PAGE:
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That Which Survives

One thing can be said for third season Trek to this point, even when it was bad, it was never boring. This episode breaks that streak. It is, without a doubt, the most boring regular episode they ever did (The Motion Picture establishes the boring standard for the movies). Here we get endless shots of Sulu scanning, McCoy scanning, blue-shirted guy scanning, reporting mysteries to each other, talking about how this or that makes no sense. It is tedious and unimaginitive filler.

There is barely more to say. Meriwether is severely under-utilized as the computer-projected version of the last of her species (a cliche that gets more annoying with each passing episode). She looks good, but her cell-busting seductions grow tiresome pretty quickly. With the mystery so built up, no explanation can be satisfying. The first season writers knew this, and carried such mysteries only into the second or third act, at which time solutions and fall-out became the focus of the story. In the third season (and much later Trek), the mysteries are carried until the last scene, at which time a quick fix or technical innovation pops into place. It's lazy because mystery is easy to maintain, and character fall-out is terribly difficult.

It's also instructive to note that what makes a good first season character moment often makes a terrible third season character moment. It might be interesting to count how many times Spock corrects someone who did not use enough decimal places (or used an "emotional" expression not meeting with his approval). Now that we know the character pretty well, it's not useful. It's just plain annoying:

SCOTT: We should reach maximum overload in 15 minutes.
SPOCK: I would calculate 14.87 minutes, Mr. Scott.

(The difference, for the record, is 7.8 seconds -- about the amount of time it took for Spock to say the line.) It would also be interesting to count the number of times someone gives the countdown to explosion (20? 25?). Scotty speaks for all of us in his "cuckoo clock" comment.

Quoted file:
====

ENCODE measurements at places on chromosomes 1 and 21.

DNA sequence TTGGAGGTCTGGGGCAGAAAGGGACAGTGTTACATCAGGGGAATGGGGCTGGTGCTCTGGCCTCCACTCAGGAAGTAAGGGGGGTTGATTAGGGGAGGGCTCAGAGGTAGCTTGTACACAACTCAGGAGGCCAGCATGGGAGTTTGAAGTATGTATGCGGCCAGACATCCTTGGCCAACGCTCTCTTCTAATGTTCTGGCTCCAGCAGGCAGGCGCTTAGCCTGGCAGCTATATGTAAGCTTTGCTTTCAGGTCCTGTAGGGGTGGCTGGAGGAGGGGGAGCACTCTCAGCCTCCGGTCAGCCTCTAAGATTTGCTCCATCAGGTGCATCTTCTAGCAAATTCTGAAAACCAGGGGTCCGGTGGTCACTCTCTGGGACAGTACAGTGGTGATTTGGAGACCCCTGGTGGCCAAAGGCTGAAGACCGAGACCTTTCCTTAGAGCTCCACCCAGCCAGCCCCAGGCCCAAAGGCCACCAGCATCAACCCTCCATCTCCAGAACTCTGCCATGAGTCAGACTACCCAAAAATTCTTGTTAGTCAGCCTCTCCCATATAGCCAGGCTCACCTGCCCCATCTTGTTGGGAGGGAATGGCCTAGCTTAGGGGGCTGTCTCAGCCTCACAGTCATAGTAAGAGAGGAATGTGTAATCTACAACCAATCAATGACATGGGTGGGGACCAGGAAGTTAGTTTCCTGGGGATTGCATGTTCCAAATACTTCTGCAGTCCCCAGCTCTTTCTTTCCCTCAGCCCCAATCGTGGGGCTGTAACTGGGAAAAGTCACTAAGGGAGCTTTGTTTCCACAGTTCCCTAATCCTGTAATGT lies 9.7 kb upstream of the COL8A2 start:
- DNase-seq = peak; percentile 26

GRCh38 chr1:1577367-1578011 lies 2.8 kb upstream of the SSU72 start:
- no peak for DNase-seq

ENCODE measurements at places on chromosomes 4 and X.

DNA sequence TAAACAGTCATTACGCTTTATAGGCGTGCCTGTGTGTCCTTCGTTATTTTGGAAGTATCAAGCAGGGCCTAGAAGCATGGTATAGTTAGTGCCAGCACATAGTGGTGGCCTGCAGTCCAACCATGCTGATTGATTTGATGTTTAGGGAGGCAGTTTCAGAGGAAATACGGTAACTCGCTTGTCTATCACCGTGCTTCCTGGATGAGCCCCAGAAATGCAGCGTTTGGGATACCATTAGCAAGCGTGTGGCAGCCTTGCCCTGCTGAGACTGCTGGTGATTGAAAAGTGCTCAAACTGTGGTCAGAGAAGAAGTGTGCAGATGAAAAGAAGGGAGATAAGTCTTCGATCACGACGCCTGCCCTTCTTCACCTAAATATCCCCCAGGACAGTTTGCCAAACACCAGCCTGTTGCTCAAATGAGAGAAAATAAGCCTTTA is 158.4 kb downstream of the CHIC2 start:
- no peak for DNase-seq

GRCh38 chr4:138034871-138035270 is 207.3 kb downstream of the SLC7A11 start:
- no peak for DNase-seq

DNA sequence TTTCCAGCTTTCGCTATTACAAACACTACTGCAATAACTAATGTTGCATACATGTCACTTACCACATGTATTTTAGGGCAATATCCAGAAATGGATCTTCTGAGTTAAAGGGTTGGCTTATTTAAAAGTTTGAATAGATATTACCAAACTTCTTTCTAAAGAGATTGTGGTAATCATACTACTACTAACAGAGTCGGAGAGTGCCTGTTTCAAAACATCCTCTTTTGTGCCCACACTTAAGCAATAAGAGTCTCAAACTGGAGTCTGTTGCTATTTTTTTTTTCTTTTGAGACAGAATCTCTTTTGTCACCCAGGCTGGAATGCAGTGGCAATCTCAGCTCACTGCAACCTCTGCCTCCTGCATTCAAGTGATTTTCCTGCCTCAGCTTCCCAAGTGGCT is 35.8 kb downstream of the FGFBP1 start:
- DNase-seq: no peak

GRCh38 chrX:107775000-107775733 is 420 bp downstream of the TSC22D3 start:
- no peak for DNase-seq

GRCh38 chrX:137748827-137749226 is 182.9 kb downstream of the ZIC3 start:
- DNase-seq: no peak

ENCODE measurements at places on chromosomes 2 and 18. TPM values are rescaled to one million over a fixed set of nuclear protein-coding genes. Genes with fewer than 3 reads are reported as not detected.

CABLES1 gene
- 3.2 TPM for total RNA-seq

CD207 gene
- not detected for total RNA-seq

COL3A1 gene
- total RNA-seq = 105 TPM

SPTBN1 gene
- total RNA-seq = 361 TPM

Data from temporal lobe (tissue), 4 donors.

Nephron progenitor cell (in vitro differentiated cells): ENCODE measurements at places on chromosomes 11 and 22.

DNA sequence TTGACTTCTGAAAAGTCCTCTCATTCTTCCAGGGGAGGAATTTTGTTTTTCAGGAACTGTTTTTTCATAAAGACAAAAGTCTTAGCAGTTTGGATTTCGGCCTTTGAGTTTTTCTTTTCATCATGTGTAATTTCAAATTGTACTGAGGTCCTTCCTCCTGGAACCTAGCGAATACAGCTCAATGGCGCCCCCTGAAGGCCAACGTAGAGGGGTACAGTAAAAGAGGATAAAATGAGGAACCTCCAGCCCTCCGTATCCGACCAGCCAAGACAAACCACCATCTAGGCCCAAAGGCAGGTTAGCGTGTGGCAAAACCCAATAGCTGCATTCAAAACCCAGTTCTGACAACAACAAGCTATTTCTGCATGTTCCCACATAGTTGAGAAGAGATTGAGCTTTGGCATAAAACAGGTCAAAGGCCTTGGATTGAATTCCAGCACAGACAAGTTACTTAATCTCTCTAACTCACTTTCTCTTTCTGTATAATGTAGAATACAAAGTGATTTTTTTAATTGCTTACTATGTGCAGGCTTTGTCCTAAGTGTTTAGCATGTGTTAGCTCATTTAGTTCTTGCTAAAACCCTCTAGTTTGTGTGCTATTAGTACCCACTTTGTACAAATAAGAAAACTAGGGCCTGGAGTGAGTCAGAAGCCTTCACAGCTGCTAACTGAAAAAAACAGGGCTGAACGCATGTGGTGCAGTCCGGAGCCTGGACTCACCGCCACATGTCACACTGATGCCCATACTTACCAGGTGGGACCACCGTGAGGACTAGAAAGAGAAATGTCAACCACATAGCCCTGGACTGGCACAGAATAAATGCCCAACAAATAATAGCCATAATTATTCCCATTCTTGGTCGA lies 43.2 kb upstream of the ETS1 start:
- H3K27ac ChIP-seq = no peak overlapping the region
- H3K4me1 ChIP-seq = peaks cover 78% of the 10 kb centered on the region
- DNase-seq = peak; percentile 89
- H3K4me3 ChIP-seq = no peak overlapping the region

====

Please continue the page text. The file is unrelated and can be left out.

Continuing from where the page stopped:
Technical aspects are a mixed bag. The phasers get used extensively, and there are some nice effects. And the disappearing effect for Losira has a nifty complexity about it, though it's a bit too much like a 1960s-era television being turned off. But the earthquake effect, which probably cost a lot of money, ends up looking like styrofoam rocks on springs (which it probably was). Most unfortunate.

Wallerstein's direction is also surprisingly weak. At one point Kirk, McCoy and Sulu engage in a weird dance around Merriwether, but are so close to her that she could simply reach out and touch any one of them at any point. Very bad blocking, and a sign that all concerned were just trying to get through this one. When the cavalry finally arrives, Kirk instructs Spock to "shoot the computer," at which point Spock dutifully aims his phaser at the cube hanging from the ceiling and shoots. Instead of disappearing, as you might expect, or even just going dark, the flashing lights merely slow down. Is the computer dead, or just not running in turbo mode anymore?

Fontana took her name off of this episode for good reason. Why Lucas did not is a mystery (perhaps politics, hoping to get another commission). The heroes of this episode are Shatner, Nimoy, Kelley, Doohan, Takei, Nichols, and Meriwether -- for managing to get through this crap with a straight face.

Rating: Very Bottom (7)

Comments

Correction, it was not Spock that dutifully aims his phaser at the cube, it was the red-shirt accompanying him.

Posted September 17, 2008 12:25 AM by Trekkie